Off-season splashes in the NBA, unless you're the Warriors, are made in an effort to catch up to the pack. Entering this summer, the Raptors weren't exactly bringing up the rear. Winning 56 games, running away with the East's second seed and advancing to the Conference Finals comfortably has Toronto as one of the league's pace-setters for the first time in franchise history.
With Kevin Durant's landscape-altering move to Oakland, and a handful of teams in the East making plays to improve, the sense of dejection that seems rampant among Raptors fans is understandable. Toronto lost an effective contributor in Bismack Biyombo, had an unsexy draft night and has struck out on all of the free agents it's been linked with through four-plus days of free agency.
But don't fall into the trap of thinking this off-season has been a failure for Masai Ujiri. Toronto is operating with a head start on the rest of the field, and none of the chair-shuffling below them in the standings can realistically be expected to close the gap in time for opening day. Atlanta replaced Al Horford and Jeff Teague with Dwight Howard and an enhanced role for the volatile Dennis Schroeder -- a drop-off from their 48-win 2015-16 season is to be expected. Miami looks set to return a similar team to the one the Raptors beat in the second round, minus Joe Johnson ... and possibly Dwyane Wade ... and Tyler Johnson; Chris Bosh's future remains unclear as well. Boston's addition of Horford is huge, but Toronto's roster probably still has the overall edge in both talent and continuity. None of the East's other teams' transactions appear to have a prayer of elevating them to the East's top tier.
Standing pat is fine when you're at the level of Toronto. Factoring in the internal growth by players like Jonas Valanciunas and Norman Powell, the Raptors should enter the year as the favourite to repeat as the two-seed. Sure, resigning to another season of playing second-fiddle to the Cavs might be tough to swallow, but such has been the reality for every team in LeBron's East since 2011 -- he changes the extent to which his opponents can daydream. With the team as it is today, Toronto still stands a strong chance of replicating the rollicking fun it produced in this year's playoffs in the spring of 2017.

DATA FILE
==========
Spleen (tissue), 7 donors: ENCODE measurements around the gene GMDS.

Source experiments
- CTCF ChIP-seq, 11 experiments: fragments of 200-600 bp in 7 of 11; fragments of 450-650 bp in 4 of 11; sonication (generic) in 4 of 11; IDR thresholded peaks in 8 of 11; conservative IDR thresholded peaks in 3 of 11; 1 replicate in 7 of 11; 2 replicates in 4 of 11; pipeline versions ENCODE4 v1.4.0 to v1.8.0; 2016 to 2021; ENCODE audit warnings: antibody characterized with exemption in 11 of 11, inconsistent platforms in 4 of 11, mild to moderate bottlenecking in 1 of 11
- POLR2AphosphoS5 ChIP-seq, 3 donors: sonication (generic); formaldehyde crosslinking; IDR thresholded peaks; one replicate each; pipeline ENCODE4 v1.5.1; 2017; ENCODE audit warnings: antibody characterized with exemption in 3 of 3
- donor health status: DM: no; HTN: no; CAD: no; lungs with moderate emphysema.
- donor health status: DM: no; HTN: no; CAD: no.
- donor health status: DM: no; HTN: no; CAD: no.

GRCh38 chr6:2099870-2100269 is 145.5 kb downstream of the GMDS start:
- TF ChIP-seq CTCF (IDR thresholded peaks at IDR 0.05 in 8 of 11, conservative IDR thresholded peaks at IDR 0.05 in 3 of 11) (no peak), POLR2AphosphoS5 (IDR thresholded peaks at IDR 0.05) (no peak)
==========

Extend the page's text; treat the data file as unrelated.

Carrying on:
There does remain some potential for Ujiri to make late roster-bolstering additions, though. Durant has left turbulent waters in the wake of his move, and it may churn up some pieces that can be plucked from the surface by the Raptors via trade. On the free agent market, there remain some highly intriguing lottery ticket plays, and some less exciting but more stable options up front who could help bolster Toronto's thin big man rotation.
Armed with the understanding that none of these hypothetical pick-ups are absolutely necessary for the Raptors' to uphold their lofty new organization standards, here are a handful of small moves that could help the cause next season, and inject some life into a largely dull summer thus far.
Trade for Boris Diaw
What better way to replace a beloved, international power forward in his thirties with a delightful old man game than with a more talented, beloved, international power forward in his thirties with a delightful old man game. Immediately following the news that the Spurs were signing Pau Gasol, reports surfaced that the Spurs were looking to move Diaw and his $7.5 million cap hit in a bit of financial reshuffling to fit Gasol in under the salary cap.